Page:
Books Worth Reading

July 2014

The Gorgeous Nothings: The Envelope Poems of Emily Dickinson

By |07.18.14|


For Proust,” Susan Howe writes in her Preface to The Gorgeous Nothings, “a fragment is a morsel of time in its pure state; it hovers between a present that is immediate and a past that once had been present.”

The fragments Howe is specifically referring to are the envelopes left behind by Emily Dickinson, fascinating slips of paper scrawled with the […]

January 2014

Skyscrapers: A Cure For Loneliness & Overconsumption? Judith Dupré on the World’s Most Extraordinary Buildings

By |01.09.14|

Books Worth Reading
Skyscrapers: A History of the World’s Most Extraordinary Buildings
By Judith Dupré. Black Dog & Leventhal Publishers, 176 pages

Architecture is the art form we spend the most time with in our daily lives, and yet it’s a medium that gets little media attention.

But recently, architecture had a rare moment in the sun when One World Trade Center in New […]

December 2013

Gwarlingo’s 26 Favorite Art, Photography, Film & Design Books of 2013

By |12.12.13|


As an ex-librarian and book collector, one of my favorite things to do is to ferret out new publications and share them with readers. Whenever I’m traveling, I scour local bookstores and museum shops for interesting books. (Carting heavy art tomes home on an airplane is a familiar experience.) I also keep an eye out for new titles online, in […]

Chop-Suey, Automats, & Diamondback Terrapin: Michael Lesy & Lisa Stoffer on Dining in America

By |12.01.13|

Wisconsin Death Trip
My first introduction to the work of Michael Lesy was a chance encounter many years ago with his classic photography book Wisconsin Death Trip. Flipping through the images of children in coffins and grim-faced Midwesterners, I wasn’t entirely sure what I was seeing. A straightforward document of madness, crime, disease, and urbanization in Black River Falls, Wisconsin? Or, perhaps, […]

November 2013

Writer Howard Mansfield on Clutter, Home Improvement & the Most Hated House on the Block

By |11.19.13|


“Everyone, rich or poor, deserves a shelter for the soul.” -Samuel Mockbee
The Click & Clack of Clutter

I am fascinated by how houses succeed or fail to shelter us, body and soul, ” says writer Howard Mansfield in his new book Dwelling in Possibility: Searching for the Soul of Shelter (Bauhan Publishing, 2013).

“The mystery that holds my attention is that some houses have […]

A New Orleans Hospital Becomes Hell: Sheri Fink’s Five Days at Memorial

By |11.04.13|


How do we cope with a disaster on the scale of Hurricane Katrina? Do we learn the necessary lessons and adjust accordingly, or do we simply slip back into a state of denial? How prepared are we for the next major storm?

Questions like these have been on my mind this week during my stay in New Orleans. Today I saw […]

September 2013

Daily Rituals: How Artists Create (And Avoid Creating) Their Art

By |09.25.13|


One Sunday in 2007 Mason Currey was sitting alone in the office of his employer—an architecture magazine—trying (and failing) to finish an article that was due the next day. Instead of getting down to business, he compulsively tidied his cubicle, made Nespresso shots in the kitchenette, and began searching the Internet for information about other writers’ work schedules. The looming […]

Postcards from a Prison Teacher

By |09.11.13|


2.3 million people are currently imprisoned in the United States, that’s one out of every 100 adults—more per capita than any other country in the world. (Repressive China is a distant second, with one in 1,000 adults incarcerated.)

As Ayelet Waldman and Robin Levi explain in the introduction to their book Inside this Place, Not of It: Narratives from Women’s Prisons […]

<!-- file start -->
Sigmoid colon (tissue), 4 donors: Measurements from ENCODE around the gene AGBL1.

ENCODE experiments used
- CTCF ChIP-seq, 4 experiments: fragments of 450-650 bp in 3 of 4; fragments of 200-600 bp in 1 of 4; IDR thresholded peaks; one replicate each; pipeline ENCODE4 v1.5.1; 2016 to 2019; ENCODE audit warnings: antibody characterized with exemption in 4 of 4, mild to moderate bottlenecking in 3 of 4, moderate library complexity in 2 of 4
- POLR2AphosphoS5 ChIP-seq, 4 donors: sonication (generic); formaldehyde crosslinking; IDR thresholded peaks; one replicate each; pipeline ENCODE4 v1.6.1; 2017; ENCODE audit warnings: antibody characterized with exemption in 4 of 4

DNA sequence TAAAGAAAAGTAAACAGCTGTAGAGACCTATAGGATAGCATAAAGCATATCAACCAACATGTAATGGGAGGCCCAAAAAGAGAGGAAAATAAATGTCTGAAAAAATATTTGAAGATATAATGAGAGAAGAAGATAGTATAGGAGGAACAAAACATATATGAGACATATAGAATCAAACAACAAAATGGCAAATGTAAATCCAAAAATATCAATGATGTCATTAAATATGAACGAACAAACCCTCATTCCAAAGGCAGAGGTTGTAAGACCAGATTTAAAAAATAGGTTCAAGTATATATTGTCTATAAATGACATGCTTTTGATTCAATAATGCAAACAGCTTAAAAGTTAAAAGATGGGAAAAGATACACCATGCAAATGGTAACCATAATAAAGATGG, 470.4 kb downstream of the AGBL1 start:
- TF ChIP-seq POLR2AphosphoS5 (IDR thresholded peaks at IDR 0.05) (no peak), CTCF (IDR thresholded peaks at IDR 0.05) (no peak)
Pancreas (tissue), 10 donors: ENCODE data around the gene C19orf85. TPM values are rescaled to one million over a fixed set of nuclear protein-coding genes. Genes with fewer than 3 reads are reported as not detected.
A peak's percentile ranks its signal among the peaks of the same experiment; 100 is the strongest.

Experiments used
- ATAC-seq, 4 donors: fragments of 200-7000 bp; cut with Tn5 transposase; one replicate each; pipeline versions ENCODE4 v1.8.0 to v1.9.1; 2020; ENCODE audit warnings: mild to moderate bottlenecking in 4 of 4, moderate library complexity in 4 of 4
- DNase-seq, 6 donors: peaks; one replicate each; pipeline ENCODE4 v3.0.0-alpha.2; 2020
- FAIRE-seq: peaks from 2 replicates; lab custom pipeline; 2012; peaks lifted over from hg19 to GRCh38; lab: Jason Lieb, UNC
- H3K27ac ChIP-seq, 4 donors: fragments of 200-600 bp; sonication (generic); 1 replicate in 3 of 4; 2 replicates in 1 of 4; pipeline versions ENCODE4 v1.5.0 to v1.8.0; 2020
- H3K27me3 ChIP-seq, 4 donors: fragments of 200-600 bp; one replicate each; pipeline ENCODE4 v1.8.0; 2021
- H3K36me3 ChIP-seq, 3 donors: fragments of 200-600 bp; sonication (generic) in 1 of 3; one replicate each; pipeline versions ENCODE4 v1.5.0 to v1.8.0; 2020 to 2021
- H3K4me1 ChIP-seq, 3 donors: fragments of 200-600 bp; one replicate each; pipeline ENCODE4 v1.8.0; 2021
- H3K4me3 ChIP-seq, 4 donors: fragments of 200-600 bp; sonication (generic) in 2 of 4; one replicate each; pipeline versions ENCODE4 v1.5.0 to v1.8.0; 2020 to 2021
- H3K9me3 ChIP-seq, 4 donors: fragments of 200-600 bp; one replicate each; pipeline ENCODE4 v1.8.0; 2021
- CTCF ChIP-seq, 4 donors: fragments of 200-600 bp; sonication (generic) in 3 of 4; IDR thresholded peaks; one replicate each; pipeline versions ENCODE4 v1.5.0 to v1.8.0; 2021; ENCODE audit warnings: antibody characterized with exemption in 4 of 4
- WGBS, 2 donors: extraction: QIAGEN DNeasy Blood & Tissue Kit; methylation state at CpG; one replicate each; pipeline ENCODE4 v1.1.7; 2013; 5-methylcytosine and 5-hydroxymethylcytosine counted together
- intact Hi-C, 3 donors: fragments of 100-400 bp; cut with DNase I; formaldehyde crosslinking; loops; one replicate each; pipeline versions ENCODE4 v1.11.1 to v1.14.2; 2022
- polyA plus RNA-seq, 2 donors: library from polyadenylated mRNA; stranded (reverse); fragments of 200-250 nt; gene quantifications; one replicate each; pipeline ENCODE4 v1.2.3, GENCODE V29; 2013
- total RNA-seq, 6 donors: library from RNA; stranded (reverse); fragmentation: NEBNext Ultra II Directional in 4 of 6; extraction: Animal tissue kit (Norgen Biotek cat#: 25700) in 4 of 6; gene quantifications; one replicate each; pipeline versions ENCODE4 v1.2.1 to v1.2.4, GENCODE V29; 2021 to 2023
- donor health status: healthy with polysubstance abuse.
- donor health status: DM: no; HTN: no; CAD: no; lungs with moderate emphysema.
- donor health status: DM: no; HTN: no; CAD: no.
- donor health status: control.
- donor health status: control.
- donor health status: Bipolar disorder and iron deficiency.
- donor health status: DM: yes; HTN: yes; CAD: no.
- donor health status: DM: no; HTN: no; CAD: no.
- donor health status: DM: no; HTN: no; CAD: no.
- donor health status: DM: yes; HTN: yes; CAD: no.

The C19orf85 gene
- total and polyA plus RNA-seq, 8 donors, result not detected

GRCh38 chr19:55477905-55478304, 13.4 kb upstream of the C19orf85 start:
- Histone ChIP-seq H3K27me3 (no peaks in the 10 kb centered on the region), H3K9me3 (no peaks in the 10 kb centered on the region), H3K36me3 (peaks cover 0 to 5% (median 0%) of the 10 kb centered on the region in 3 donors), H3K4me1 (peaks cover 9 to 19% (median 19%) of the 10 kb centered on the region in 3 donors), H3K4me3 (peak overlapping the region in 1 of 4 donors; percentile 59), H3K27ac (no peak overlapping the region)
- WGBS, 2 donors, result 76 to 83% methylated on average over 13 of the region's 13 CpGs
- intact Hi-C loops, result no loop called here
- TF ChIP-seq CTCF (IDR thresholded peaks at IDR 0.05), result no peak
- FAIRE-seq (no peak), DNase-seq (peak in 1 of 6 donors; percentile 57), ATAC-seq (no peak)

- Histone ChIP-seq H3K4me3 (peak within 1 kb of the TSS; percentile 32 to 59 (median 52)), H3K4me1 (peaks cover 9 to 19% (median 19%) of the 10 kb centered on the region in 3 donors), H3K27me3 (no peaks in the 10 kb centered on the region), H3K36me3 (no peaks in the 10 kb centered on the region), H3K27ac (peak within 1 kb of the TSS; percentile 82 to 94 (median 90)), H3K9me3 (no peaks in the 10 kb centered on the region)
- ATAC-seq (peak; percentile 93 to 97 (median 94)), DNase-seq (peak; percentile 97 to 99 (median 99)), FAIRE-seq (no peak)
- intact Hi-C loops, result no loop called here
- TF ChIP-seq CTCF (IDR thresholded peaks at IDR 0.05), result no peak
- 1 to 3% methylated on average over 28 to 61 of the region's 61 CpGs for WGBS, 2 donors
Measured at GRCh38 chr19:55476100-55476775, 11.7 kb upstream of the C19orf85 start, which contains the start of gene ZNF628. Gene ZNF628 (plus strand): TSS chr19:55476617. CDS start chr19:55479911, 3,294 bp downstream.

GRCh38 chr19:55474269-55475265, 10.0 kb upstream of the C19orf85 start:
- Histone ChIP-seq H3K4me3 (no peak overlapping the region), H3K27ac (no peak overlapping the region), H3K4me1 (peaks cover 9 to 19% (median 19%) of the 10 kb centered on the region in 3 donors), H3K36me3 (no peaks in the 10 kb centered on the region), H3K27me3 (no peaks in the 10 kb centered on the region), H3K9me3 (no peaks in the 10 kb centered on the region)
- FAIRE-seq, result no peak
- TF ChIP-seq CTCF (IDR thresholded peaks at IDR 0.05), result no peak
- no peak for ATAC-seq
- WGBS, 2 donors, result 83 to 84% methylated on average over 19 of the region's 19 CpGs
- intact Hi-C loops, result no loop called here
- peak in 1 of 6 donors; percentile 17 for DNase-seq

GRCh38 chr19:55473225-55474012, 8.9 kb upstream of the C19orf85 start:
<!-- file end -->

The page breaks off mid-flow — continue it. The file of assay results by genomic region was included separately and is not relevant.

June 2013

I Never Knew How Blue Blueness Could Be: Maggie Nelson’s Bluets

By |06.12.13|



One of the joys of Gwarlingo is meeting art lovers from around the world. Sigrun Hodne and I found each other early in Gwarlingo’s short history, and though she lives in Norway, and I in New Hampshire, I’m constantly amazed by how similar our passions are when it comes to books and art. (If you aren’t familiar with her excellent arts blog Sub Rosa, I encourage you to subscribe.)

Sigrun has studied architecture in Oxford, art history and film in Stavanger, Norway, and literature in Bergen, Norway. (She wrote her Master’s thesis on “Self and Subjectivity in Samuel Beckett’s trilogy; Molloy, Malone Dies and The Unnamable”). She has taught aesthetics in art schools and universities and has done research in language and psychosis. She currently works as an art and literature critic and is attempting to make a living as a writer (no small feat!).

There has been a strange serendipity with Sigrun across the miles. She will write about a particular artist, book, or subject at the same time I’m also investigating that specific topic.

So it was with Maggie Nelson’s book Bluets (Wave Books, 2009). I was late to the party with this one, but I quickly discovered why this slender volume is considered a literary masterpiece in certain circles (and a cult classic in others). Nelson’s meditation on the color blue, lost love, and depression is a brilliant, effective experiment that defies categorization. This is not only one of the best books I’ve read this year, but one of the best books I’ve read, period.

When Sigrun posted about Bluets on her blog at the very moment I was also discovering Nelson’s publication, I emailed and asked if she would be willing to write a short piece about the book. What follows is her essay, and a special excerpt from Bluets.

A special thanks to Sigrun Hodne, Maggie Nelson, and Wave Books for sharing their work.



I Never Knew How Blue Blueness Could Be
by Sigrun Hodne
Lets dive in, give in, lets go where things already have gotten tricky, messy – confused, where words and meanings are bouncing off in different directions, lets have a look at fragment number fifty-one:
51. You might as well act as if objects had the colors, The Encyclopedia says. –Well, it is as you please. But what would it look like to act otherwise?
Indeed, what would it look like to act otherwise?